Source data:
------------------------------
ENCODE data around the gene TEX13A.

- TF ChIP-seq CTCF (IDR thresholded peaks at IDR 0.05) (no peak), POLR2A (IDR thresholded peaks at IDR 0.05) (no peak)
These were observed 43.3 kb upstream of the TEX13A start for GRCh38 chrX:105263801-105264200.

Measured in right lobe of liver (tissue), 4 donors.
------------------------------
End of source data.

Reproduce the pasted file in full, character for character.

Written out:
ENCODE data around the gene TEX13A.

- TF ChIP-seq CTCF (IDR thresholded peaks at IDR 0.05) (no peak), POLR2A (IDR thresholded peaks at IDR 0.05) (no peak)
These were observed 43.3 kb upstream of the TEX13A start for GRCh38 chrX:105263801-105264200.

Measured in right lobe of liver (tissue), 4 donors.